Ethics in Genetics Associate Professor Martin Delatycki Director Bruce Lefroy Centre Murdoch Childrens Research Institute Consultant Clinical Geneticist Genetic Health Services Victoria
Largest paediatric research institute in the Southern Hemisphere
60 research groups in 6 themes
Located at the Royal Children’s Hospital
Bruce Lefroy Centre
Research into neurogenetic diseases (Friedreich ataxia, Parkinson disease, Huntington disease, dystonia)
Community genetic research (haemochromatosis, cystic fibrosis, Tay Sachs disease)
Genetic ethics research
THE HIPPOCRATIC OATH
I swear … the following Oath: To consider dear to me as my parents him who taught me this art …….
I will prescribe regimen for the good of my patients according to my ability and my judgment and never do harm to anyone. To please no one will I prescribe a deadly drug, nor give advice which may cause his death. Nor will I give a woman a pessary to procure abortion. …... In every house where I come I will enter only for the good of my patients, keeping myself far from all intentional ill-doing and all seduction……….... All that may come to my knowledge in the exercise of my profession ………... which ought not to be spread abroad, I will keep secret and will never reveal. If I keep this oath faithfully, may I enjoy my life and practice my art, respected by all men and in all times; but if I swerve from it or violate it, may the reverse be my lot.
A bility to make decisions for oneself on the basis of deliberation
Acting so as to benefit others
Not harming others
Moral obligation of fairness.
Treating people equally in relation to criteria acknowledged to be morally relevant.
Great variability in different societies, cultures and religions
In 2008 what has changed?
Options of genetic testing provide new choices
the type of children we have
information (management ) - future health
Doctor patient relationship in genetics
gene affects the family; who is the patient
Duty of care ----> ?duty to warn
confidentiality/disclosure measured by the greatest potential harm
1:2 Chance of the condition in child of affected parent
Traditional prenatal diagnosis
Chorionic villus sampling
Preimplantation genetic diagnosis
Chorion Villous Sampling CVS
Preimplantation Genetic Diagnosis- PGD
In the context of IVF
Testing by embryo biopsy
Selected single gene disorders
Most common reason an objection to TOP or previous TOP following PND.
No apparent increase in birth defects
PGD - DNA extracted and mutation detection testing done
Method of embryo biopsy
The hole in the zona allows entry of a micro pipette to aspirate 1 or 2 cells from the embryo.
The cell can then be fixed to a slide, or placed in solution to allow genetic analysis.
PGD for single gene disorders
Requested by couples wishing to avoid TOP
97% diagnostic accuracy
20% pregnancy rate per cycle
Cystic fibrosis most common indication
Counselling by both Genetics and IVF team
Alan and his partner Helen are both deaf and they are planning to have children.
Alan has severe deafness as do both his father and his paternal grandfather. He grew up surrounded by deaf people.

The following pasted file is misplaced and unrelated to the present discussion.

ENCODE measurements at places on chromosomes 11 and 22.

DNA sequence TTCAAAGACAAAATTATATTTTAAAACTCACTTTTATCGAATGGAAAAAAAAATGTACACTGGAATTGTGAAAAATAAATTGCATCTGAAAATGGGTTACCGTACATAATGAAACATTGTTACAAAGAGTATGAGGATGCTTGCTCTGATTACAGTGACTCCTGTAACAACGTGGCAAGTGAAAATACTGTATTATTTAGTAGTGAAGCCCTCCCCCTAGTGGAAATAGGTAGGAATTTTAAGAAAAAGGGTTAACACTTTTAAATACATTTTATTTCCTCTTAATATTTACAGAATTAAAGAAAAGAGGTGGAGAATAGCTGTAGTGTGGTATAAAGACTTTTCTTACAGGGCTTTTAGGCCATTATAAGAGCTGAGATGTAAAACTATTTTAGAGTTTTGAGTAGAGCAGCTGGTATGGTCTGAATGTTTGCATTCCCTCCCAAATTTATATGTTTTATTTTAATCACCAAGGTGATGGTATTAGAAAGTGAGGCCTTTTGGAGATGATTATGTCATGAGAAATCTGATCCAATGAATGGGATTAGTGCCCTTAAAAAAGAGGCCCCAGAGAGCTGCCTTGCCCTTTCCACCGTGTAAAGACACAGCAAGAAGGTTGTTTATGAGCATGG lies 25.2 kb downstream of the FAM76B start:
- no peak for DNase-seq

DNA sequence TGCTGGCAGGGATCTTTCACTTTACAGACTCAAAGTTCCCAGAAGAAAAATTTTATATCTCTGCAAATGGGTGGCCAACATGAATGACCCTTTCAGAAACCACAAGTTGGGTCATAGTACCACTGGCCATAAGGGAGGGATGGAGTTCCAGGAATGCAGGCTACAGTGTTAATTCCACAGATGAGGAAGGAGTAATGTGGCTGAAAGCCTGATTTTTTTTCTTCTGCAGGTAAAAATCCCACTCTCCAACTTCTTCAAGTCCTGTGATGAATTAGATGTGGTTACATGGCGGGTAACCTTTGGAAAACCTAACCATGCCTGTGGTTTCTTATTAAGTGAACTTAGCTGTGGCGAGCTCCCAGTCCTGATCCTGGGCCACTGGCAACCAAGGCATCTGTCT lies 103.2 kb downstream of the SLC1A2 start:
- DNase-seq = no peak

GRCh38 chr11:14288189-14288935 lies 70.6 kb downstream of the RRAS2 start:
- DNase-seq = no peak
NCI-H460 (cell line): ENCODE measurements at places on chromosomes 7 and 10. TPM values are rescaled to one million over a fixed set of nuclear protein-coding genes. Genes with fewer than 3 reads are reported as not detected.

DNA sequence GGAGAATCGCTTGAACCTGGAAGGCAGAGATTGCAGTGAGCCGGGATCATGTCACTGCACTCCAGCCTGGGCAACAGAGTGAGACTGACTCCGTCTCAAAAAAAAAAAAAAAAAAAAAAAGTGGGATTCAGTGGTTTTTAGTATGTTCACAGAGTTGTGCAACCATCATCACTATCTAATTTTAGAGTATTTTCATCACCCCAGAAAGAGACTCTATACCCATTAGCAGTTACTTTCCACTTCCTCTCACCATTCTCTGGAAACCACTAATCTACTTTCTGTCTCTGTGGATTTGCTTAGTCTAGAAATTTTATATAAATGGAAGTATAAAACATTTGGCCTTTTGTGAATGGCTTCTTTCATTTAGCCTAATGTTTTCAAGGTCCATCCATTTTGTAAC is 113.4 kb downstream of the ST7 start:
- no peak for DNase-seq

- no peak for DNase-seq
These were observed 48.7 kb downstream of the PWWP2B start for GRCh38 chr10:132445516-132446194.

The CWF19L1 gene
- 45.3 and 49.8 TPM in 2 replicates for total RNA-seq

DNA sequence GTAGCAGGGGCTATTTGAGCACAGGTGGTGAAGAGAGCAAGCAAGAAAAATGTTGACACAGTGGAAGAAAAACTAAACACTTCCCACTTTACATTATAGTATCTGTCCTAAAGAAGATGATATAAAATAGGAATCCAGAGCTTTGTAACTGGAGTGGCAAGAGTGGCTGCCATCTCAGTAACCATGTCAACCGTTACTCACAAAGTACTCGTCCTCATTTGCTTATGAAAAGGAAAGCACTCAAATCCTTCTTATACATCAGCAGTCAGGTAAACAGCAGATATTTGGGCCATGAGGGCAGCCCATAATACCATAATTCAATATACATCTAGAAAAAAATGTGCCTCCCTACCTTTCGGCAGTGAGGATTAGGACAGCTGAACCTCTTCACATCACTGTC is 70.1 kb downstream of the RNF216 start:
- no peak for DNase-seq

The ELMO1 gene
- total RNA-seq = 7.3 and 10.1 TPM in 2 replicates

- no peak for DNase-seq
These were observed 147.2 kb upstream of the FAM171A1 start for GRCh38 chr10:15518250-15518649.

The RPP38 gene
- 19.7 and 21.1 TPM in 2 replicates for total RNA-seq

Genetic testing has shown that Alan’s deafness is due to an autosomal dominant mutation.
Helen is the first in her family with deafness and this was thought to be due to exposure to a drug as baby.
The couple communicate by sign language
They come to you seeking prenatal diagnosis. They know that there is a 50% chance for each child to be deaf based on the dominant mutation found in Alan.
They state that they want their children to be deaf like them so they can experience the D/deaf culture they live in. They request prenatal or preimplantation genetic diagnosis with selection for deafness.
Can you help them?
Pre-implantation selection for deafness - the views of hearing children of deaf adults Cara Mand Martin Delatycki Rony Duncan Lynn Gillam
Duchesneau and McCullough deaf lesbian couple
Wanted a deaf child
“ Congenital deafness is precisely the sort of condition that disqualifies would be donors (Spriggs 2002)”
Sperm from friend with 5 generations of deafness
“ a hearing baby would be a blessing. A deaf baby would be a special blessing”
“… Deaf people like being deaf, want to be deaf, and are proud of their deafness… they claim the right to personal diversity, which is something to be cherished rather than fixed or erased” (Tucker 1998)
Current debate / controversy
Against selection for deafness…
selecting deafness = denying the child of an open future
“ We’d like to be able to hear our children and grandchildren laugh and cry, listen to the radio… the list is endless. Why would any human being want to deny such pleasure to herself or her children?” (Tucker 1998)
For selection for deafness…
Deafness not a disability
Their choice to make
Often (but not always):
Geneticists/ genetic counsellors
“ Deaf people are disabled more by their transactions with the hearing world than by the pathology of their hearing impairment” (Munzo-Baell 2000)
To gain insight into the attitudes of hearing children of deaf adults, to selection for deafness
Already know the views of both the hearing and Deaf community towards selection for deafness
Hearing children of deaf adults
Ideally placed, experience in both hearing and deaf world
2 Stage process, adopting qualitative and quantitative research methods